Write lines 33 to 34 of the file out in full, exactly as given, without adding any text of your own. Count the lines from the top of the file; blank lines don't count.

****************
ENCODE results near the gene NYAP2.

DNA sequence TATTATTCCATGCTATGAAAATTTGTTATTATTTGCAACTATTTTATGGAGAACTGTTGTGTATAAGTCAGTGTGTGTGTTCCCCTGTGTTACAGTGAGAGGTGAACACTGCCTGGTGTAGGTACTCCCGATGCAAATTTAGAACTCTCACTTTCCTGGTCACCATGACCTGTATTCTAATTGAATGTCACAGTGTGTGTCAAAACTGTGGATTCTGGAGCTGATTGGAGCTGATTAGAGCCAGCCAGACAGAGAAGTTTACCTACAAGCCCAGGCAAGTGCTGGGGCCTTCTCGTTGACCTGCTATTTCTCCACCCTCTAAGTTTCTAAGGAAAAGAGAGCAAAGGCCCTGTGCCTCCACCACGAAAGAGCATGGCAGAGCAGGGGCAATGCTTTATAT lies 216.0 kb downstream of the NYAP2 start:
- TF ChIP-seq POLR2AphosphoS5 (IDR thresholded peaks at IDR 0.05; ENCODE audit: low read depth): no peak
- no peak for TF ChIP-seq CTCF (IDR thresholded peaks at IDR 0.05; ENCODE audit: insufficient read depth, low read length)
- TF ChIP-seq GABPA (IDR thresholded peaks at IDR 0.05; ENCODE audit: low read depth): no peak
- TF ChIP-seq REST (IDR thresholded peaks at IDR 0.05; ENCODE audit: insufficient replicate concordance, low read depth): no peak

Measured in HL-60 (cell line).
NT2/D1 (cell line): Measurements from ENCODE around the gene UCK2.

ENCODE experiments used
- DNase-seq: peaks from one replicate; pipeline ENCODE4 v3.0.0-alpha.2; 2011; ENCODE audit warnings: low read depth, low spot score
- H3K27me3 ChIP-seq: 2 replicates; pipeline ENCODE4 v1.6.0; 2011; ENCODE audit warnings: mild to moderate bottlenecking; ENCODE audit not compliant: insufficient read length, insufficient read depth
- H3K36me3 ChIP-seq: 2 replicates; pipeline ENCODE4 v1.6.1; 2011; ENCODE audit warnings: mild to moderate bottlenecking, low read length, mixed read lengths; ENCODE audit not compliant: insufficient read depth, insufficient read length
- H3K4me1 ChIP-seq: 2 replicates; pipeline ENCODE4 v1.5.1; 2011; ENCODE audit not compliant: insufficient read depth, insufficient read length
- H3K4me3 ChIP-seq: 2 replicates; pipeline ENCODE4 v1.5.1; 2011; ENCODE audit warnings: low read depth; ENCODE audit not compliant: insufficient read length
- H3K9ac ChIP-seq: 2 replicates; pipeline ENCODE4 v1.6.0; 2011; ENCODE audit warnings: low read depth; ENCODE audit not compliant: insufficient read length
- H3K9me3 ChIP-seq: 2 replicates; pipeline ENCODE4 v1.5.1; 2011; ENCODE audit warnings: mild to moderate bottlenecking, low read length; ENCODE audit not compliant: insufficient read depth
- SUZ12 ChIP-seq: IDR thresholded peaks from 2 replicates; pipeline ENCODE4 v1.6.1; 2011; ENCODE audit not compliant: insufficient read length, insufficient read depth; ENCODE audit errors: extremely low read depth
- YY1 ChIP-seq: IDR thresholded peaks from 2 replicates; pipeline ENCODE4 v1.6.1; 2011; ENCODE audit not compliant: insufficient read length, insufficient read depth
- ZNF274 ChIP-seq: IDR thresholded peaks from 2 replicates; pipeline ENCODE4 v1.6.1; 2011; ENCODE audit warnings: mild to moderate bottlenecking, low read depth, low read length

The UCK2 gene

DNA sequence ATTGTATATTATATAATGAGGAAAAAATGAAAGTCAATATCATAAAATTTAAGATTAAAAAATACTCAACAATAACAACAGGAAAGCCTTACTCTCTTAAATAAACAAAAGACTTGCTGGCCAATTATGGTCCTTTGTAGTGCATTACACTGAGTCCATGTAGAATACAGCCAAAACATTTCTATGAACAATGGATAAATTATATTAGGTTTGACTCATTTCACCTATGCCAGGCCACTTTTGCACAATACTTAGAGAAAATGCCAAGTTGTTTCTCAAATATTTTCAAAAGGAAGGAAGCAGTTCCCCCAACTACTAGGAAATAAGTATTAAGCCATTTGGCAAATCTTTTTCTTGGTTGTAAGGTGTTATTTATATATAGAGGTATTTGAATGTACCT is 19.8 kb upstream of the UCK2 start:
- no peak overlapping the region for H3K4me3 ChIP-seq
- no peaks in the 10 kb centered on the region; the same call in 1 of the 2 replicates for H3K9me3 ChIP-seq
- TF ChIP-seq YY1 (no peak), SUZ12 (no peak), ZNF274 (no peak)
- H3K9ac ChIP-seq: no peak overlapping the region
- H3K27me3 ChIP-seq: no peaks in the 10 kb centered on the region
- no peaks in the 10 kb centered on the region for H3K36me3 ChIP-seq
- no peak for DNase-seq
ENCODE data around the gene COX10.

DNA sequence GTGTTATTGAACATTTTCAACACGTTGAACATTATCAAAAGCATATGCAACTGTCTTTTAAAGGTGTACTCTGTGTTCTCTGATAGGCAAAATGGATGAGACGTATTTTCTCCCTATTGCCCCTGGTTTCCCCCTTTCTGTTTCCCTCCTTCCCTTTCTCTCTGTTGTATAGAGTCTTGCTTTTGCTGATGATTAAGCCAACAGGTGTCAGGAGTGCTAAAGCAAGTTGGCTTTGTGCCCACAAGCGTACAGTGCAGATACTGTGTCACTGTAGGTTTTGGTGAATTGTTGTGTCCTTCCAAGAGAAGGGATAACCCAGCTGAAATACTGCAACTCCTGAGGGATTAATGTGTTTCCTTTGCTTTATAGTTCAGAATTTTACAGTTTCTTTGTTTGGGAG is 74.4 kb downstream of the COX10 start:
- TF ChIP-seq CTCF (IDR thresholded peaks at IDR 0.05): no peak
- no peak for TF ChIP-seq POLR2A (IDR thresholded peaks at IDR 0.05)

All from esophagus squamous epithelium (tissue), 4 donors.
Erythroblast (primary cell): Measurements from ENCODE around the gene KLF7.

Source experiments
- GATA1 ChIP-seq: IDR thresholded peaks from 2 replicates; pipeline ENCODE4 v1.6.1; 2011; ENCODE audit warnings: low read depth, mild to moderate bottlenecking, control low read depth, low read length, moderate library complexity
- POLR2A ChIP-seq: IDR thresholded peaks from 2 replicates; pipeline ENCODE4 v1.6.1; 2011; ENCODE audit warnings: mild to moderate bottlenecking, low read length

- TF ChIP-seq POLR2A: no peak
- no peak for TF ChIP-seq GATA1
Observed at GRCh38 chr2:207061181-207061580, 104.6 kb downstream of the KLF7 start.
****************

All from esophagus squamous epithelium (tissue), 4 donors.
Erythroblast (primary cell): Measurements from ENCODE around the gene KLF7.